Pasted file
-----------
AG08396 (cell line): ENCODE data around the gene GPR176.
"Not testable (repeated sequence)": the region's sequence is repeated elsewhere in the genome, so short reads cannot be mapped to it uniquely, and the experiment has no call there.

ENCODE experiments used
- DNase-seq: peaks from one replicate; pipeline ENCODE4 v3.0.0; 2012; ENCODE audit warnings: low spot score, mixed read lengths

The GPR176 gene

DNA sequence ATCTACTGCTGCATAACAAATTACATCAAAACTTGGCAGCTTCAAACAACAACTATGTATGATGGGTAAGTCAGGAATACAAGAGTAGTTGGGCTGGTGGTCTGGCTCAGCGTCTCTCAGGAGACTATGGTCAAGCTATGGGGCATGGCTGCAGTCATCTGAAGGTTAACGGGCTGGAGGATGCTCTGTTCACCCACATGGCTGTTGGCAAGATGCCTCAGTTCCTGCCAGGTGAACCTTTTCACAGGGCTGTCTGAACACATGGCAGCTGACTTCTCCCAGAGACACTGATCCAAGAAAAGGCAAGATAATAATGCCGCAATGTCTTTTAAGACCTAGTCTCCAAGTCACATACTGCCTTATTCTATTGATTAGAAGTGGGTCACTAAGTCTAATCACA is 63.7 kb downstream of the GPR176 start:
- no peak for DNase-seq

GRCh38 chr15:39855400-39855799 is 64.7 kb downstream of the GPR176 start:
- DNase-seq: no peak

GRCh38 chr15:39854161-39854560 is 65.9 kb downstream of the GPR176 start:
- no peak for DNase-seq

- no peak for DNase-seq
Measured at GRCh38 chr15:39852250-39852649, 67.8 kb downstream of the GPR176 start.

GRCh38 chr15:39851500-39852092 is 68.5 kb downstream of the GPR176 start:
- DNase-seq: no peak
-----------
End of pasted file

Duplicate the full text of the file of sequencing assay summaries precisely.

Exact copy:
AG08396 (cell line): ENCODE data around the gene GPR176.
"Not testable (repeated sequence)": the region's sequence is repeated elsewhere in the genome, so short reads cannot be mapped to it uniquely, and the experiment has no call there.

ENCODE experiments used
- DNase-seq: peaks from one replicate; pipeline ENCODE4 v3.0.0; 2012; ENCODE audit warnings: low spot score, mixed read lengths

The GPR176 gene

DNA sequence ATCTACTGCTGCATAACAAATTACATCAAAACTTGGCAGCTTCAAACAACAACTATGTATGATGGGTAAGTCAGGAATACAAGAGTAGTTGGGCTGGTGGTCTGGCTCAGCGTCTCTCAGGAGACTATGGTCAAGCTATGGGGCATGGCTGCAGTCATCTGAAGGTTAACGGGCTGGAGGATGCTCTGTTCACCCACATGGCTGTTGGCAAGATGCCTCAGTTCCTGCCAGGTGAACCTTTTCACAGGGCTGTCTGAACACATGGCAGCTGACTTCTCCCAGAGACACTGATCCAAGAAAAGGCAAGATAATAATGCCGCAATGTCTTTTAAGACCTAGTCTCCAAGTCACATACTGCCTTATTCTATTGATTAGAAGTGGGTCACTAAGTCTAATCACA is 63.7 kb downstream of the GPR176 start:
- no peak for DNase-seq

GRCh38 chr15:39855400-39855799 is 64.7 kb downstream of the GPR176 start:
- DNase-seq: no peak

GRCh38 chr15:39854161-39854560 is 65.9 kb downstream of the GPR176 start:
- no peak for DNase-seq

- no peak for DNase-seq
Measured at GRCh38 chr15:39852250-39852649, 67.8 kb downstream of the GPR176 start.

GRCh38 chr15:39851500-39852092 is 68.5 kb downstream of the GPR176 start:
- DNase-seq: no peak